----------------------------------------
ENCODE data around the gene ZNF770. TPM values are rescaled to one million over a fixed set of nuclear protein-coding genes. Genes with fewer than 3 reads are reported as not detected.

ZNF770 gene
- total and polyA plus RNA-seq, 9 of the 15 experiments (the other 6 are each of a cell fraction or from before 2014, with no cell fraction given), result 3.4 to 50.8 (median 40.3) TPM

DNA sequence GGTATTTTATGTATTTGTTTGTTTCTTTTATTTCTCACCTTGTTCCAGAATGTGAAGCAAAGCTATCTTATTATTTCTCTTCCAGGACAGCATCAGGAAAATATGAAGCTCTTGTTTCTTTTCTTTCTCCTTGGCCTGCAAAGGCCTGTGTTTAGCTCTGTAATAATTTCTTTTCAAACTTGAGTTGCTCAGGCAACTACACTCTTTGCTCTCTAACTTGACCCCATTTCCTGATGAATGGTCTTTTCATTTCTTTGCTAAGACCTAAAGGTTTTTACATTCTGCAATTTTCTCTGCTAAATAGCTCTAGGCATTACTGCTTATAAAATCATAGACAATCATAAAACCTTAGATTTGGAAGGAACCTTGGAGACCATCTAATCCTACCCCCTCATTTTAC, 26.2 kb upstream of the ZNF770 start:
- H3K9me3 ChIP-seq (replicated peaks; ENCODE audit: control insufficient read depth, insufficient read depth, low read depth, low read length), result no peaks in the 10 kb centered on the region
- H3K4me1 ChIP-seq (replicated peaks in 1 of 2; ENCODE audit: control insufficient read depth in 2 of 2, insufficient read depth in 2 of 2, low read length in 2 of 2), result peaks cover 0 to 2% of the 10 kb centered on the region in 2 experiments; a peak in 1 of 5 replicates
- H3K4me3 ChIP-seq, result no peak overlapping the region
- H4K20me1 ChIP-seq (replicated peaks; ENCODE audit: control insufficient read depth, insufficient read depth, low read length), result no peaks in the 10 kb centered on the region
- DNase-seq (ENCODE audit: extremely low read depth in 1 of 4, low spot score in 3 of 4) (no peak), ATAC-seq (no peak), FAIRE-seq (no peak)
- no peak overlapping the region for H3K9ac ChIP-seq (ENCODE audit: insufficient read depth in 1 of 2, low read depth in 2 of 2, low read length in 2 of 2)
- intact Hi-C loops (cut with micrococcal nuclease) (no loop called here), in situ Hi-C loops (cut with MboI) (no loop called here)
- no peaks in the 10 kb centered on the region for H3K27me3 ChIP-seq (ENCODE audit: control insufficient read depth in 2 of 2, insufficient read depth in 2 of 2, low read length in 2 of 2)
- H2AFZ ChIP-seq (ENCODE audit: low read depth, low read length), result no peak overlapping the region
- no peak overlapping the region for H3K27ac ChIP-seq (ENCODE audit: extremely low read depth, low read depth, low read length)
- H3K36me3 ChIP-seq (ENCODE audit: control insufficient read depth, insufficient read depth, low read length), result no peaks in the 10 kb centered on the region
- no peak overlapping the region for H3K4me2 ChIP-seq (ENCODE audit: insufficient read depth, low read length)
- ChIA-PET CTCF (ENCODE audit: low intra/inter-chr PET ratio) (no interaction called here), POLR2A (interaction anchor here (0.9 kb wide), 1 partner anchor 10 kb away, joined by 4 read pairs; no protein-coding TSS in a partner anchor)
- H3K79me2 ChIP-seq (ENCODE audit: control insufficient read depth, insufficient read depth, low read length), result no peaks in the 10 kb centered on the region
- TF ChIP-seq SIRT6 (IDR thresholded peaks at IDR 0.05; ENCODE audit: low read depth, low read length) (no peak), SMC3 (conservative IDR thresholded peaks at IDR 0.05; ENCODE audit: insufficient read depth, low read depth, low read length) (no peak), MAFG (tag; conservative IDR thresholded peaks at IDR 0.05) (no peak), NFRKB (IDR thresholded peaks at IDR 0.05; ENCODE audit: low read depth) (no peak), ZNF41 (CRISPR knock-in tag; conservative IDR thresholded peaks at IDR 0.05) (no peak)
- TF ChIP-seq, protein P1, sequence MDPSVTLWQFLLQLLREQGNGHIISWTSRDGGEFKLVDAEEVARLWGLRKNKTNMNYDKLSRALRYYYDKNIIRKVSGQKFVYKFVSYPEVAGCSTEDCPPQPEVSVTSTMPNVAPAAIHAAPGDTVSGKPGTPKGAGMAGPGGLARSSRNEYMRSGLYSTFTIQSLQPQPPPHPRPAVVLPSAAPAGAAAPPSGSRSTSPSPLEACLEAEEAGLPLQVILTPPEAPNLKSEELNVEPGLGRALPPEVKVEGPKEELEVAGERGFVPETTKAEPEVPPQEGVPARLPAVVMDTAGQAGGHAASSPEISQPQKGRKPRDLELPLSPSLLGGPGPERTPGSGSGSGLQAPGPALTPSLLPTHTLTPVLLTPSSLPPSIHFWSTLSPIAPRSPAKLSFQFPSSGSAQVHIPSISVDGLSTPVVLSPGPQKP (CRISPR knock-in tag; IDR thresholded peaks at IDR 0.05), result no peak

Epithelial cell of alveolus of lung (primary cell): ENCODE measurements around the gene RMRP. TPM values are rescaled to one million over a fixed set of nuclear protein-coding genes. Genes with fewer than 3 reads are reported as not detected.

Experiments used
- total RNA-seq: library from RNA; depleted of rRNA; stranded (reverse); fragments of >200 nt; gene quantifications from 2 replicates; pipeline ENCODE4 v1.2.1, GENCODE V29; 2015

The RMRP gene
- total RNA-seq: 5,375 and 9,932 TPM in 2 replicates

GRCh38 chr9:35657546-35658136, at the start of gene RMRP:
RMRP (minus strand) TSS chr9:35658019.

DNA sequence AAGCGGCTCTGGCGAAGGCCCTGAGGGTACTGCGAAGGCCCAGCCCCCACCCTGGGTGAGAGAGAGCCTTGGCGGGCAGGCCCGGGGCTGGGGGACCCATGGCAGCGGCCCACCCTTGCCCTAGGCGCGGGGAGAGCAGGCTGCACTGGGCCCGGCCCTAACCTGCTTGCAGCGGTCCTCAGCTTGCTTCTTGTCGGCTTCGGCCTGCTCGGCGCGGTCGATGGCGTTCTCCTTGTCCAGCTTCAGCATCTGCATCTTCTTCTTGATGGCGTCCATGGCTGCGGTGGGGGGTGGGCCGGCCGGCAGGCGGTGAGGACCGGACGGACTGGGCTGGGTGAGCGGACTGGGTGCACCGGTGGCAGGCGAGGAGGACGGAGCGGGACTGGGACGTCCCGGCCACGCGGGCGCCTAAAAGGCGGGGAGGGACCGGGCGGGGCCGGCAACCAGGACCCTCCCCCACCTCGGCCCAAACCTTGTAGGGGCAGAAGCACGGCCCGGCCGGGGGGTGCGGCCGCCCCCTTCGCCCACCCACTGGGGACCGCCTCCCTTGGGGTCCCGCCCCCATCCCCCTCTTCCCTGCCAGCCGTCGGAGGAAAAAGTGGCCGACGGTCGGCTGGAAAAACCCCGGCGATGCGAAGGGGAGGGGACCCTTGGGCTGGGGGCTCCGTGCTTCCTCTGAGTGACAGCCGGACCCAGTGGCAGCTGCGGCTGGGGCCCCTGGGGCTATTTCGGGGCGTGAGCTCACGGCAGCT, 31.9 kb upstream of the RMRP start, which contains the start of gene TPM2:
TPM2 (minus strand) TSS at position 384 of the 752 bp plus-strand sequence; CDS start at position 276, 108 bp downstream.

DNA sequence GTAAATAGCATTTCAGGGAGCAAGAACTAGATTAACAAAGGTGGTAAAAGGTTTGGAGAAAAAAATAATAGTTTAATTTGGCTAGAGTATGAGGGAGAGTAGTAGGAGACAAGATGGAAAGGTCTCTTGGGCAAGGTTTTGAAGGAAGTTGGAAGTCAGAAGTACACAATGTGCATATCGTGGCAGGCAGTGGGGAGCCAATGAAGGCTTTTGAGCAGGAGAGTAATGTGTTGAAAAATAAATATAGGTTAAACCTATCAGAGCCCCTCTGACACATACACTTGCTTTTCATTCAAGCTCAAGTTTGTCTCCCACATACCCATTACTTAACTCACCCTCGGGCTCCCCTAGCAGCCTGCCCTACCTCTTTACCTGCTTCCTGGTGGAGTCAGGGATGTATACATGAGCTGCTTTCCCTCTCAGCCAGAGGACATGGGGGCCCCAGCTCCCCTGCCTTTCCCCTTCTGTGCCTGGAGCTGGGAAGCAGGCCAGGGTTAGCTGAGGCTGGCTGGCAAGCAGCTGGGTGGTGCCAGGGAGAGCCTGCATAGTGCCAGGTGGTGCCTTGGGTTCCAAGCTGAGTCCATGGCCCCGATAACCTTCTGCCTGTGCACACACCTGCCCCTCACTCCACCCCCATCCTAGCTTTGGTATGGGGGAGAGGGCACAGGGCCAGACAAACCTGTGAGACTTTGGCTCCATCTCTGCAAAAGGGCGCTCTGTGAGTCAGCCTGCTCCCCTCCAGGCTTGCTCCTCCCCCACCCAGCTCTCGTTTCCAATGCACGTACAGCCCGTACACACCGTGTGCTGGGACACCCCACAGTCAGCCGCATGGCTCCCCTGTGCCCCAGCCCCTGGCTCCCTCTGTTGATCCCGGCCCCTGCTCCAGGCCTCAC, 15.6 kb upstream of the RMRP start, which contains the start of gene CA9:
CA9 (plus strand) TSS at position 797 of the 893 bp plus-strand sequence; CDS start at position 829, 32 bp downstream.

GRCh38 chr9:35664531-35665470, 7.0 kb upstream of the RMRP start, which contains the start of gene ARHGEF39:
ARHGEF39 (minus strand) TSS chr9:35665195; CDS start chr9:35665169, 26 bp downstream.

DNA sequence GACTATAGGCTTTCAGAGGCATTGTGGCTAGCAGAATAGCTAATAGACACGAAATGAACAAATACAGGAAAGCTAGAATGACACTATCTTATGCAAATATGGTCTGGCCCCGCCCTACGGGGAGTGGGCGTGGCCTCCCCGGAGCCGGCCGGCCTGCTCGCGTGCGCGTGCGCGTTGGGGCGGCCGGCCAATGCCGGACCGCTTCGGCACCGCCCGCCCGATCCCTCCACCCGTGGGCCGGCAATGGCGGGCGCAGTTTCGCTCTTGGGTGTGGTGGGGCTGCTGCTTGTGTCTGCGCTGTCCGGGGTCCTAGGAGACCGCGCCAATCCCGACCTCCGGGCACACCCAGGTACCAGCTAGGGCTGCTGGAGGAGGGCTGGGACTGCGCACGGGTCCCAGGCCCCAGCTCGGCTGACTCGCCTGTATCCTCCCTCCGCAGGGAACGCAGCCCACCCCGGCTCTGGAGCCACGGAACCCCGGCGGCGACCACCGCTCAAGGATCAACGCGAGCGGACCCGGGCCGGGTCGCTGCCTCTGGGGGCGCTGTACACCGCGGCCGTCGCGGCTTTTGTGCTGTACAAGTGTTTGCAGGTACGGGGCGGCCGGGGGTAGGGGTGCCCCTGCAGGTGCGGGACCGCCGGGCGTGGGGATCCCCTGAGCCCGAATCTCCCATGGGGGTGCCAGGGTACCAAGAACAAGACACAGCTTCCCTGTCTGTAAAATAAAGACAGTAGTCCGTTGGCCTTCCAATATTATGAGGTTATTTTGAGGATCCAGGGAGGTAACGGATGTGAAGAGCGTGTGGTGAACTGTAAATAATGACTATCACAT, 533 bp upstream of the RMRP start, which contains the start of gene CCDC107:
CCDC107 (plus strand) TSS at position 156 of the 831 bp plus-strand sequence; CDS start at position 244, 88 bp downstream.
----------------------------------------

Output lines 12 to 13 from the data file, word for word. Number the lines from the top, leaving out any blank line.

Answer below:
- no peaks in the 10 kb centered on the region for H3K27me3 ChIP-seq (ENCODE audit: control insufficient read depth in 2 of 2, insufficient read depth in 2 of 2, low read length in 2 of 2)
- H2AFZ ChIP-seq (ENCODE audit: low read depth, low read length), result no peak overlapping the region